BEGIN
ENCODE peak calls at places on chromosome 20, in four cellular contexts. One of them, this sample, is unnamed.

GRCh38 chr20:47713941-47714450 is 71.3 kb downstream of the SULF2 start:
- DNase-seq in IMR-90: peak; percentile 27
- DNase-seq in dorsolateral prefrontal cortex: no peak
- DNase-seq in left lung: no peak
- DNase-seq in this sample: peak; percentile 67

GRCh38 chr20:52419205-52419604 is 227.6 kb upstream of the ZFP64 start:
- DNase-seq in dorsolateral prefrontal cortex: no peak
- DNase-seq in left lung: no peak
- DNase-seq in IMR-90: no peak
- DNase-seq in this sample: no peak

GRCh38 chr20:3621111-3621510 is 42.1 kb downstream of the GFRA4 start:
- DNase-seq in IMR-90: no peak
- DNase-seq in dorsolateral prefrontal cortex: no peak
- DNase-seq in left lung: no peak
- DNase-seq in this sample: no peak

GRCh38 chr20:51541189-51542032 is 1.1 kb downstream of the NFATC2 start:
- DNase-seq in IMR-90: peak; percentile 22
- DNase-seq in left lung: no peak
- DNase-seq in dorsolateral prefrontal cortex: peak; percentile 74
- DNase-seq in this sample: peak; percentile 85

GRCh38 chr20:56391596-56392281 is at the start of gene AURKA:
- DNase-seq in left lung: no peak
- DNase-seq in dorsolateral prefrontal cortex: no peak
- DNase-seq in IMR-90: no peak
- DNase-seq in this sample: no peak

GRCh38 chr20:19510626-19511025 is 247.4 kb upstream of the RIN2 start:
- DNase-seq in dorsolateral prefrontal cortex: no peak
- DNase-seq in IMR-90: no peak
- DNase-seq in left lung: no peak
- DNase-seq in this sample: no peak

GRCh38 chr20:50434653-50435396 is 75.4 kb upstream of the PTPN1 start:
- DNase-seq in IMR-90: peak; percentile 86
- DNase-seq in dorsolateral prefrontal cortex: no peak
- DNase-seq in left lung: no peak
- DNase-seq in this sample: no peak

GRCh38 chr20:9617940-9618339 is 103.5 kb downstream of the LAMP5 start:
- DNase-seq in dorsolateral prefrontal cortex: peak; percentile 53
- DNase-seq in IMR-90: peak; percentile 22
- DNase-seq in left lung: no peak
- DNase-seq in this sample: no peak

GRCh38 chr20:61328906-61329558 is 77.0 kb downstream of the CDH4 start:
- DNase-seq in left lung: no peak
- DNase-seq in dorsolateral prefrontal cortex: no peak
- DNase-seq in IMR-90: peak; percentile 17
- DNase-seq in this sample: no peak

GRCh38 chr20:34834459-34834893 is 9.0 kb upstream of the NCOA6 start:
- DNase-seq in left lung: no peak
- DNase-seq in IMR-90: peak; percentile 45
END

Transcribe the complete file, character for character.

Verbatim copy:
ENCODE peak calls at places on chromosome 20, in four cellular contexts. One of them, this sample, is unnamed.

GRCh38 chr20:47713941-47714450 is 71.3 kb downstream of the SULF2 start:
- DNase-seq in IMR-90: peak; percentile 27
- DNase-seq in dorsolateral prefrontal cortex: no peak
- DNase-seq in left lung: no peak
- DNase-seq in this sample: peak; percentile 67

GRCh38 chr20:52419205-52419604 is 227.6 kb upstream of the ZFP64 start:
- DNase-seq in dorsolateral prefrontal cortex: no peak
- DNase-seq in left lung: no peak
- DNase-seq in IMR-90: no peak
- DNase-seq in this sample: no peak

GRCh38 chr20:3621111-3621510 is 42.1 kb downstream of the GFRA4 start:
- DNase-seq in IMR-90: no peak
- DNase-seq in dorsolateral prefrontal cortex: no peak
- DNase-seq in left lung: no peak
- DNase-seq in this sample: no peak

GRCh38 chr20:51541189-51542032 is 1.1 kb downstream of the NFATC2 start:
- DNase-seq in IMR-90: peak; percentile 22
- DNase-seq in left lung: no peak
- DNase-seq in dorsolateral prefrontal cortex: peak; percentile 74
- DNase-seq in this sample: peak; percentile 85

GRCh38 chr20:56391596-56392281 is at the start of gene AURKA:
- DNase-seq in left lung: no peak
- DNase-seq in dorsolateral prefrontal cortex: no peak
- DNase-seq in IMR-90: no peak
- DNase-seq in this sample: no peak

GRCh38 chr20:19510626-19511025 is 247.4 kb upstream of the RIN2 start:
- DNase-seq in dorsolateral prefrontal cortex: no peak
- DNase-seq in IMR-90: no peak
- DNase-seq in left lung: no peak
- DNase-seq in this sample: no peak

GRCh38 chr20:50434653-50435396 is 75.4 kb upstream of the PTPN1 start:
- DNase-seq in IMR-90: peak; percentile 86
- DNase-seq in dorsolateral prefrontal cortex: no peak
- DNase-seq in left lung: no peak
- DNase-seq in this sample: no peak

GRCh38 chr20:9617940-9618339 is 103.5 kb downstream of the LAMP5 start:
- DNase-seq in dorsolateral prefrontal cortex: peak; percentile 53
- DNase-seq in IMR-90: peak; percentile 22
- DNase-seq in left lung: no peak
- DNase-seq in this sample: no peak

GRCh38 chr20:61328906-61329558 is 77.0 kb downstream of the CDH4 start:
- DNase-seq in left lung: no peak
- DNase-seq in dorsolateral prefrontal cortex: no peak
- DNase-seq in IMR-90: peak; percentile 17
- DNase-seq in this sample: no peak

GRCh38 chr20:34834459-34834893 is 9.0 kb upstream of the NCOA6 start:
- DNase-seq in left lung: no peak
- DNase-seq in IMR-90: peak; percentile 45